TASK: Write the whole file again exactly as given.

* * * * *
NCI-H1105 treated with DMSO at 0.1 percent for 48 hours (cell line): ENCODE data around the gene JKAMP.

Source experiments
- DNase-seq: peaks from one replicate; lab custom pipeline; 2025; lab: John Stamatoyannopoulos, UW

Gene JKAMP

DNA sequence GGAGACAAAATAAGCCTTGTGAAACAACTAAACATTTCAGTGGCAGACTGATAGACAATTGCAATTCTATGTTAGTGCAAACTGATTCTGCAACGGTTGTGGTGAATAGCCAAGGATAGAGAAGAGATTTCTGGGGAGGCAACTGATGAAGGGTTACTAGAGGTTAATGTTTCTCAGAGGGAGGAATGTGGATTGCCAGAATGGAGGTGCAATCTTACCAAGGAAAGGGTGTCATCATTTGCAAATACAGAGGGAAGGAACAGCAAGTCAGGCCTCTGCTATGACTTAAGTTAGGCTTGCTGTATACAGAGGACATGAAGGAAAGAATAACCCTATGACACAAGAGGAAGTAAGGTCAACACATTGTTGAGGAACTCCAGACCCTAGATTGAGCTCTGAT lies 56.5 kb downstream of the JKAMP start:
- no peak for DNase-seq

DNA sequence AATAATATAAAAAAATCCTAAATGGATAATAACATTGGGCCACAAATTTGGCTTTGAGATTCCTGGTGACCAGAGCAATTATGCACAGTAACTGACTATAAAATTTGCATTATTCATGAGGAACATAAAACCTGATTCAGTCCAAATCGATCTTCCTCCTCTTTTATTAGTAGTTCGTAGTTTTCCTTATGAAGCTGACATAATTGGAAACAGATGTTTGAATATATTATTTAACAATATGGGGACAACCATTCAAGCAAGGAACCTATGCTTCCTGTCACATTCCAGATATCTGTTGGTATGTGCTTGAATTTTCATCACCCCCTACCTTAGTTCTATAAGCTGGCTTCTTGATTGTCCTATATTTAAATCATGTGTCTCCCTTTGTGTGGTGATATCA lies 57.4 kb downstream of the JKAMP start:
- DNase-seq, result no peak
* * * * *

NCI-H1105 treated with DMSO at 0.1 percent for 48 hours (cell line): ENCODE data around the gene JKAMP.

Source experiments
- DNase-seq: peaks from one replicate; lab custom pipeline; 2025; lab: John Stamatoyannopoulos, UW

Gene JKAMP

DNA sequence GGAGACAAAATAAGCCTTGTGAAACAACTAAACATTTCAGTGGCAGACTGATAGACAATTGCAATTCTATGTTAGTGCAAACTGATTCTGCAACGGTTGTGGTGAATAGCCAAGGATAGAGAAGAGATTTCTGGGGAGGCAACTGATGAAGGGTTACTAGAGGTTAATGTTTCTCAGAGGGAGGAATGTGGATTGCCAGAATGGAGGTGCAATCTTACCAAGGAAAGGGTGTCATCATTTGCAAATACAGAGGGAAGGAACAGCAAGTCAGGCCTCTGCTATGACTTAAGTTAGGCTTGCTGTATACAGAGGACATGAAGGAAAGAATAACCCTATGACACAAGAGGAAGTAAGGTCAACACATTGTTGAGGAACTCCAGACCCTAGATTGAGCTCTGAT lies 56.5 kb downstream of the JKAMP start:
- no peak for DNase-seq

DNA sequence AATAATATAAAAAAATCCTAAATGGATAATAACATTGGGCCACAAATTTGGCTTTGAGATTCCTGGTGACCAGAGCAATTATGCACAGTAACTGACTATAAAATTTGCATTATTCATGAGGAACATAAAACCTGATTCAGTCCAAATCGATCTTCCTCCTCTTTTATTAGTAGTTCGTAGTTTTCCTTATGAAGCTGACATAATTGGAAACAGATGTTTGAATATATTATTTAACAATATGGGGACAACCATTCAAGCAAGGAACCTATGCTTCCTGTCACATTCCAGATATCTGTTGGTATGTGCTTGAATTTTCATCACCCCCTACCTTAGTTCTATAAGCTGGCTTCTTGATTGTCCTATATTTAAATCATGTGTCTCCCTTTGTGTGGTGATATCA lies 57.4 kb downstream of the JKAMP start:
- DNase-seq, result no peak